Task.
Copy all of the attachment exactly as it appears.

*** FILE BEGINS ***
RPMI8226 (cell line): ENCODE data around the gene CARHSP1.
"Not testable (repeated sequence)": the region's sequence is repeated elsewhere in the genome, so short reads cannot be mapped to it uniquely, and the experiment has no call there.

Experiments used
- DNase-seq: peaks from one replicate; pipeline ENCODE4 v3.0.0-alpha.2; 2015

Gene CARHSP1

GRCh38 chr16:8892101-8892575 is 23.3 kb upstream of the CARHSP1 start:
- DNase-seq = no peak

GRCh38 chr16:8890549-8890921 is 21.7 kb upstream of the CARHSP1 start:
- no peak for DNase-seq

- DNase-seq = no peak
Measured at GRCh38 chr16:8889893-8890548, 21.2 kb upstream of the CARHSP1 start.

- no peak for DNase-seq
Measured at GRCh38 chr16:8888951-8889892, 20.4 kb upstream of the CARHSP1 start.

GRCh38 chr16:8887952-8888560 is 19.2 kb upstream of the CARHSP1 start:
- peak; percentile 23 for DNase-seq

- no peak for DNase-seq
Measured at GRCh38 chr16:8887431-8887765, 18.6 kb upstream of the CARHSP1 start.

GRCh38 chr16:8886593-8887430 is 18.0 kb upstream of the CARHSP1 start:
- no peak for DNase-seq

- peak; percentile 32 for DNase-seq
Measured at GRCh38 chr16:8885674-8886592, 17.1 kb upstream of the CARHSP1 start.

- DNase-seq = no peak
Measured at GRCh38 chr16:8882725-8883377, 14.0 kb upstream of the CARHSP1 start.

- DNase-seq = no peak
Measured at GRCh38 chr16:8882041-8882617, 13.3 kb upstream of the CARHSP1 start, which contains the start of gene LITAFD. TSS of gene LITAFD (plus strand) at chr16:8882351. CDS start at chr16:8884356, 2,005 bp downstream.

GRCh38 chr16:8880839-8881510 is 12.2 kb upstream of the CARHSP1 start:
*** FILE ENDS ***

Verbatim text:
RPMI8226 (cell line): ENCODE data around the gene CARHSP1.
"Not testable (repeated sequence)": the region's sequence is repeated elsewhere in the genome, so short reads cannot be mapped to it uniquely, and the experiment has no call there.

Experiments used
- DNase-seq: peaks from one replicate; pipeline ENCODE4 v3.0.0-alpha.2; 2015

Gene CARHSP1

GRCh38 chr16:8892101-8892575 is 23.3 kb upstream of the CARHSP1 start:
- DNase-seq = no peak

GRCh38 chr16:8890549-8890921 is 21.7 kb upstream of the CARHSP1 start:
- no peak for DNase-seq

- DNase-seq = no peak
Measured at GRCh38 chr16:8889893-8890548, 21.2 kb upstream of the CARHSP1 start.

- no peak for DNase-seq
Measured at GRCh38 chr16:8888951-8889892, 20.4 kb upstream of the CARHSP1 start.

GRCh38 chr16:8887952-8888560 is 19.2 kb upstream of the CARHSP1 start:
- peak; percentile 23 for DNase-seq

- no peak for DNase-seq
Measured at GRCh38 chr16:8887431-8887765, 18.6 kb upstream of the CARHSP1 start.

GRCh38 chr16:8886593-8887430 is 18.0 kb upstream of the CARHSP1 start:
- no peak for DNase-seq

- peak; percentile 32 for DNase-seq
Measured at GRCh38 chr16:8885674-8886592, 17.1 kb upstream of the CARHSP1 start.

- DNase-seq = no peak
Measured at GRCh38 chr16:8882725-8883377, 14.0 kb upstream of the CARHSP1 start.

- DNase-seq = no peak
Measured at GRCh38 chr16:8882041-8882617, 13.3 kb upstream of the CARHSP1 start, which contains the start of gene LITAFD. TSS of gene LITAFD (plus strand) at chr16:8882351. CDS start at chr16:8884356, 2,005 bp downstream.

GRCh38 chr16:8880839-8881510 is 12.2 kb upstream of the CARHSP1 start: